A penn’orth of cheese to choke him,
A pint of beer to wash it down,
And a jolly good fire to burn him.
Holloa, boys! holloa, boys! make the bells ring!
Holloa, boys! holloa boys! God save the King!
Hip, hip, hooor-r-r-ray!

Perhaps most known to Americans from its appearance in the movie V for Vendetta. Variations of the above poem have been wide spread in England for centuries. Words of “Remember Remember” refer to Guy Fawkes with origins in 17th century English history. On the 5th November 1605 Guy Fawkes was caught in the cellars of the Houses of Parliament with several dozen barrels of gunpowder. Guy Fawkes was subsequently tried as a traitor with his co-conspirators for plotting against the government. He was tried by Judge Popham who came to London specifically for the trial from his country manor Littlecote House in Hungerford, Gloucestershire. Fawkes was sentenced to death and the form of the execution was one of the most horrendous ever practiced (hung ,drawn and quartered) which reflected the serious nature of the crime of treason.

I was not fortunate enough to partake in the celebration of 5th of November here in England, however, I hear from friends that London displays some of the most elegant and extravagant fireworks that they’ve ever seen.

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the one where she was outdoorsy

Time October 25th, 2010 in College Study Abroad | No Comments by

sheep

This past weekend, I went to the Lake District, or the mountains North West England. A rather popular holiday destination, it is famous for its lakes and its mountains (or fells), and its associations with the early 19th century poetry and writings of William Wordsworth. I was lucky enough this weekend to stay in the same area once inspired Wordsworth. IFSA Bulter Adventure weekend in the mountains of England’s Lake District; a well preserved national park.

Honestly, I don’t know how describe to you how beautiful this area is. I was content to be able to absorb this picturesque scenery on my own, for personal benefit. The first night, we arrived after a 6 hour journey and settled into the Glaramara Hostel. Then we all gathered for a delicious 3 course meal of your choosing at the hostel. Homemade ice cream was phenomenal. After dinner, we sat in the common room, with the fire place for some pub quiz, more or less, a trivia night! I was happy to make some new friends and reunite with some old ones that I’ve met at orientation that night whom also provided enjoyable company for the rest of the weekend.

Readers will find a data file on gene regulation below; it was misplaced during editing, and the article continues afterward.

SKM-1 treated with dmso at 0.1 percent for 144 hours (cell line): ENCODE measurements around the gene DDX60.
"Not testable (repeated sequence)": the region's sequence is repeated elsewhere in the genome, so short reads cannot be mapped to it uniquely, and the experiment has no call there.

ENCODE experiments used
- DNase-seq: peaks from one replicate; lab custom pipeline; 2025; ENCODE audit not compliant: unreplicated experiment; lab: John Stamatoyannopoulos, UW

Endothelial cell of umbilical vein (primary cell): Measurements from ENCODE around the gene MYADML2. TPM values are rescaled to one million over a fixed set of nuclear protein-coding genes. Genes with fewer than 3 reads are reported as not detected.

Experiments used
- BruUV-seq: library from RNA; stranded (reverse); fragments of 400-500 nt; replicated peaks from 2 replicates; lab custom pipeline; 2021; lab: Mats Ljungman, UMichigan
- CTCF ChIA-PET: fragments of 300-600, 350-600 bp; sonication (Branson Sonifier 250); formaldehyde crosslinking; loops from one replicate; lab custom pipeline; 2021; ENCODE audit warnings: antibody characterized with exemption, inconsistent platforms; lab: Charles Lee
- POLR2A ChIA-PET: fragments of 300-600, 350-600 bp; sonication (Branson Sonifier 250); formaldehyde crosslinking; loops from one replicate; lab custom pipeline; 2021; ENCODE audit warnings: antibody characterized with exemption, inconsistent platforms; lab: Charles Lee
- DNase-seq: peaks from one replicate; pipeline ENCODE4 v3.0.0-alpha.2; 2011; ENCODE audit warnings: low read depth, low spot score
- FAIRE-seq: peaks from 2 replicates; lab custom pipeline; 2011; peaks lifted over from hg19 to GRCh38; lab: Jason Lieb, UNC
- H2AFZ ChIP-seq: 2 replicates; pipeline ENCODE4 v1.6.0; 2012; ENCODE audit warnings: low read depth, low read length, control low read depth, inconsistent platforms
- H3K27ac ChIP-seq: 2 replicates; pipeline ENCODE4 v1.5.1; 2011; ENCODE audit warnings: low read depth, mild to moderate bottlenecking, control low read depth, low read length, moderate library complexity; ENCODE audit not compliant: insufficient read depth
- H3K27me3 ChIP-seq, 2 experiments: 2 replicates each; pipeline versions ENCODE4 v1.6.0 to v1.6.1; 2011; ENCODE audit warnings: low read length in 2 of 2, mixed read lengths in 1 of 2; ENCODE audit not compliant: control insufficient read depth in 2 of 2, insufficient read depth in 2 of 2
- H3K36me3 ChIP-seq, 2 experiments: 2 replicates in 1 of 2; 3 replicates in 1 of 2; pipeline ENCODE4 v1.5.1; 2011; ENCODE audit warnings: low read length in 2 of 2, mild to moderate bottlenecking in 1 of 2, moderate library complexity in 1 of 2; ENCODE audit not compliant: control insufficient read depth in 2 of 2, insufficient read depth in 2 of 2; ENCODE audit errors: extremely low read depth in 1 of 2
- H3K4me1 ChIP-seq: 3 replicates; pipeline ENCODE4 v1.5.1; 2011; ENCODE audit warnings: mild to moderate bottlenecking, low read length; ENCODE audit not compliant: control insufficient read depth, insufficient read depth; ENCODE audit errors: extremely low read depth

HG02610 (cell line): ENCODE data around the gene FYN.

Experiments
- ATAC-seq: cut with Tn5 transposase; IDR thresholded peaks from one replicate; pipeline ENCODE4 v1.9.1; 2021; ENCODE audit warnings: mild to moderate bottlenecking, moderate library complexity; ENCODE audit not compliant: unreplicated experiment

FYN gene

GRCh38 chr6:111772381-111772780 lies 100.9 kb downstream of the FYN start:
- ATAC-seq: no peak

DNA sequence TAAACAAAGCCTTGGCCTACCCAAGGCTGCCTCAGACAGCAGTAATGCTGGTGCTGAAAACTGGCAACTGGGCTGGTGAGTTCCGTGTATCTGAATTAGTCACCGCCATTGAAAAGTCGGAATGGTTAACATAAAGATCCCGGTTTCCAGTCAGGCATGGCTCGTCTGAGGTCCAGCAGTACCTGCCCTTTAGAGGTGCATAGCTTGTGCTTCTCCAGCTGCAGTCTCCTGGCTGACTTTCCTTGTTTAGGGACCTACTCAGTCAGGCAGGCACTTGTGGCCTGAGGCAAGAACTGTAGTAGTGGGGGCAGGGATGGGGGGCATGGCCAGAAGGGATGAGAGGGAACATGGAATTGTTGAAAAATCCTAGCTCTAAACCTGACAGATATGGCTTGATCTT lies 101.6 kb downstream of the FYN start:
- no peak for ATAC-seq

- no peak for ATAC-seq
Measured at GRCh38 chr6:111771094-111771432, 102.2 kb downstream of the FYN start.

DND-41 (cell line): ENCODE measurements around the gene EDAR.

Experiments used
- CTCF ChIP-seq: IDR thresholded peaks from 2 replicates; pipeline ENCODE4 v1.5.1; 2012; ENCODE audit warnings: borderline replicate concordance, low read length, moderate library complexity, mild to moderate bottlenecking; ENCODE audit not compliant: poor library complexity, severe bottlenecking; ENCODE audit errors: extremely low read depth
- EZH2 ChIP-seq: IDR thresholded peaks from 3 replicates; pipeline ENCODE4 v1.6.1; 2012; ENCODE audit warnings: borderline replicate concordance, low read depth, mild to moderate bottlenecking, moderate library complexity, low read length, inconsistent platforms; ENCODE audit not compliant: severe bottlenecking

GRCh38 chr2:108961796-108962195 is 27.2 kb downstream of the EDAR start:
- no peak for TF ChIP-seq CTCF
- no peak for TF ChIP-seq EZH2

Saturday we had a choice of two activities. So after a hearty traditional English breakfast, we departed for our respective activities. I chose to via ferrata for the first half of the day. Via Ferrata, the literal translation from Italian is “iron road”, it is a mountain route which is equipped with fixed cables, staples, ladders, and bridges. The use of these allows otherwise isolated routes to be joined to create longer routes which are accessible to people with a wide range of climbing abilities. They are found in a number of European countries, and quite the popular recreational leisure sport in Europe. The first via ferratas were built in the Dolomite mountain region of Italy during the First World War, to aid the movement of mountain infantry.

This activity provided an opportunity for me to see the beauty of being in the countryside. Below are a few of the many pictures to capture the beauty that I witnessed on this trip.

Saturday night was disco night! There was a small bar at one of the hostels, dance floor and a DJ. It was nice to hear American music and dance like we are used to. The night was a lot of fun joined by wonderful company of friends.

The next day we all groggily crawled out of bed to another delicious breakfast and I realized that we had another activity that morning-walking tour of Keswick. We walked around the town of Keswick (pronounced Kesick, w is silent) for about 2 hours. Fun Fact-pencil was discovered in Keswick, England. It was a cute little town, reminded me of Brighton.

This picture was taken in the Hope Park in Keswick.

This sums up an exhausting but amazing weekend! I thank Bulter for this well organized trip. It feels good to get out of London for a weekend, a change of taste makes the return way sweeter. I returned to Pooley House around 9 pm Sunday night to a hot long shower and bed, I never felt more content.

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the one with the railroad tracks

Time October 1st, 2010 in College Study Abroad | Comments Off on the one with the railroad tracks by

Speaking of railroad, We are taking the train to Brighton, UK this weekend for a fun weekend of adventures. Apparently Brighton is the Jersey Shore of England, however, knowing that I will not see gorilla juiceheads puts a damper on the mood. =)